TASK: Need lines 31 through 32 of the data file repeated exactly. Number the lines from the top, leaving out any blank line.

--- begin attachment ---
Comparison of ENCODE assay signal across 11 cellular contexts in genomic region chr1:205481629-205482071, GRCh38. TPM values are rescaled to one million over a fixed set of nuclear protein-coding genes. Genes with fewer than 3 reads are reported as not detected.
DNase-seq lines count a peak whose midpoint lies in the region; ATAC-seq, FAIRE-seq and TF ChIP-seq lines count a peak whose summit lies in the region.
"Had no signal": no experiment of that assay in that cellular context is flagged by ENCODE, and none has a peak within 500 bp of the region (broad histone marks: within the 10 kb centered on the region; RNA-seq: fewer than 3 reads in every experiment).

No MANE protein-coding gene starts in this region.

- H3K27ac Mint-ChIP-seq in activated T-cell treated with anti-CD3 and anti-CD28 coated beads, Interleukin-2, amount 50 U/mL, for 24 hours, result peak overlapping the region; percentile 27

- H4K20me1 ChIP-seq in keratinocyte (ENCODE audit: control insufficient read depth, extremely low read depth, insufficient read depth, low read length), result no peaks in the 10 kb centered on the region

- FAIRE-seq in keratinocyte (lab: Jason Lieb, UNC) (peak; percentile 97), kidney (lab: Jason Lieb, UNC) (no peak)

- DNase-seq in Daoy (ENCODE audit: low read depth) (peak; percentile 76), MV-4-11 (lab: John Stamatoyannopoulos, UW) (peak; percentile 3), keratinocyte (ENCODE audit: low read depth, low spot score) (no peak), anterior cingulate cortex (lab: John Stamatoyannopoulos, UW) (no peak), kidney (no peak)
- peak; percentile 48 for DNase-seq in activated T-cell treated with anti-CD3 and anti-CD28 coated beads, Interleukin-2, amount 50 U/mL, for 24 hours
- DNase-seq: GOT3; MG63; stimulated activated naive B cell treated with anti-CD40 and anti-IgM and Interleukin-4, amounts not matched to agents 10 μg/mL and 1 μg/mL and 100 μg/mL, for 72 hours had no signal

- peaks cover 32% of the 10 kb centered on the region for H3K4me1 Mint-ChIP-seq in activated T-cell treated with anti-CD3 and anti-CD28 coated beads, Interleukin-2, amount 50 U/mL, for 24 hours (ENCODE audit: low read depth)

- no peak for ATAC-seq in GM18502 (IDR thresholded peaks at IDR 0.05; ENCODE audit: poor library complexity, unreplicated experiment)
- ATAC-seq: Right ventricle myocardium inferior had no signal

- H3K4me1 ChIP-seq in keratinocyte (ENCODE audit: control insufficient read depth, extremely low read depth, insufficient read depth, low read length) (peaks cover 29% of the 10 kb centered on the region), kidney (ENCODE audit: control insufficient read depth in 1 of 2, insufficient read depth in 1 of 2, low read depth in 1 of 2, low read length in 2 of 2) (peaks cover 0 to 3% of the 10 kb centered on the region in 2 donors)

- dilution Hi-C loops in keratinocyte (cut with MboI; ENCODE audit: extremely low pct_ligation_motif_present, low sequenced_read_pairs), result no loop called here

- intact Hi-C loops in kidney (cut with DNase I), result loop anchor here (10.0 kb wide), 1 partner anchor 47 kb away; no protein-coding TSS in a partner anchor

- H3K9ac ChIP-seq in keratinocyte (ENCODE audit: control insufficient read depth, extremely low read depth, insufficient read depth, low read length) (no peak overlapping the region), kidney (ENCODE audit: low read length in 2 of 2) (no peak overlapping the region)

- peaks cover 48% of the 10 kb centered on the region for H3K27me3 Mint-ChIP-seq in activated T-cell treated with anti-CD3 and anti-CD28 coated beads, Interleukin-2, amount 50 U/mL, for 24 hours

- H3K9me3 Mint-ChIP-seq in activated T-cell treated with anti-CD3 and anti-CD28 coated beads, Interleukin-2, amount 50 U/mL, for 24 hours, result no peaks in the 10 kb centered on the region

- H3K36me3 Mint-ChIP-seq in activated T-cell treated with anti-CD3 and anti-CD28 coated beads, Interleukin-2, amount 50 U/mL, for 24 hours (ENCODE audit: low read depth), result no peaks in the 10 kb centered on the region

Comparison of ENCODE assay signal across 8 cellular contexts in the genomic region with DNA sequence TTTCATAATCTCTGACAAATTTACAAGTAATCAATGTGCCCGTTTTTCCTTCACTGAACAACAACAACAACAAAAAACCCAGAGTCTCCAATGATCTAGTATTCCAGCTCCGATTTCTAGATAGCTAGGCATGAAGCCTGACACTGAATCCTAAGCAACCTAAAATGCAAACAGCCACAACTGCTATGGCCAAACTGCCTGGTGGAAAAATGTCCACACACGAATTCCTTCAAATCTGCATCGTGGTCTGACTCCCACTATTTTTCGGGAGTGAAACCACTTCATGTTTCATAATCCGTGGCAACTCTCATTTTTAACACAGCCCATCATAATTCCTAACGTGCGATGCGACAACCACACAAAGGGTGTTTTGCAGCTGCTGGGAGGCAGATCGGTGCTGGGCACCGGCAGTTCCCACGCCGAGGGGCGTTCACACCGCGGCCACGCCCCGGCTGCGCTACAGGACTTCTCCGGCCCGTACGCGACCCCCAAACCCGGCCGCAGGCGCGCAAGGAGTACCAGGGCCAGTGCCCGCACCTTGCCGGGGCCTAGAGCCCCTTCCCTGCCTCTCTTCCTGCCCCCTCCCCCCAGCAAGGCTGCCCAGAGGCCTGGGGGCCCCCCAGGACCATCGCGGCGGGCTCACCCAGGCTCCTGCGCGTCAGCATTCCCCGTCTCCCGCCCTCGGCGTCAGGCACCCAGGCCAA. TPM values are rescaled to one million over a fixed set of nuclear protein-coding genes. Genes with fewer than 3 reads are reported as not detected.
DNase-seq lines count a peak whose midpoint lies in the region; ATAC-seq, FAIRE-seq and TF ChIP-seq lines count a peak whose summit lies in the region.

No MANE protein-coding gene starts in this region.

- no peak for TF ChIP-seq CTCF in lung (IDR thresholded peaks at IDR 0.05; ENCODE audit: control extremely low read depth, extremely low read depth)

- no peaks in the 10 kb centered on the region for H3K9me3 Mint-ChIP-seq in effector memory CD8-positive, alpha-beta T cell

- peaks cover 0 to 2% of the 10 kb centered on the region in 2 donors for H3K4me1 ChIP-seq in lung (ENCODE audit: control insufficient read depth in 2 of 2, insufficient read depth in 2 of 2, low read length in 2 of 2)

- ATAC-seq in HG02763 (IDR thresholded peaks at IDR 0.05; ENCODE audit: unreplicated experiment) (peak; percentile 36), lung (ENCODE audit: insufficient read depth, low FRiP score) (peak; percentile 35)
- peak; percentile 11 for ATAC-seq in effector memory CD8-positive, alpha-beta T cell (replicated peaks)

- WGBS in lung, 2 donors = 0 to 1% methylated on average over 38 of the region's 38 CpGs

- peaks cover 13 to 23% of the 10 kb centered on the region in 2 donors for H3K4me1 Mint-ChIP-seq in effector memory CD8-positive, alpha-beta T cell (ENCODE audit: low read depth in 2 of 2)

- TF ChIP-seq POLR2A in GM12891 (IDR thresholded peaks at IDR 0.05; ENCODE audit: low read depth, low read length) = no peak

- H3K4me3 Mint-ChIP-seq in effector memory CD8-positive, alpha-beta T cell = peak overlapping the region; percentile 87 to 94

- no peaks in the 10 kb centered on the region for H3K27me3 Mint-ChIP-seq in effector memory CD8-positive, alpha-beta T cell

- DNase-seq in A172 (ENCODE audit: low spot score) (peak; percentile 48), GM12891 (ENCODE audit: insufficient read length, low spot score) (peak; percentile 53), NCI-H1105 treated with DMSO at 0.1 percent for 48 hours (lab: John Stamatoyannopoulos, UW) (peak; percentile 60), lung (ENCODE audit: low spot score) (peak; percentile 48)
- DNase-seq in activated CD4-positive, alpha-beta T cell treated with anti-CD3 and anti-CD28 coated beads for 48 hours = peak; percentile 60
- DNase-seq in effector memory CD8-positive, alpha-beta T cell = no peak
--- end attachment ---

- TF ChIP-seq POLR2A in GM12891 (IDR thresholded peaks at IDR 0.05; ENCODE audit: low read depth, low read length) = no peak

- H3K4me3 Mint-ChIP-seq in effector memory CD8-positive, alpha-beta T cell = peak overlapping the region; percentile 87 to 94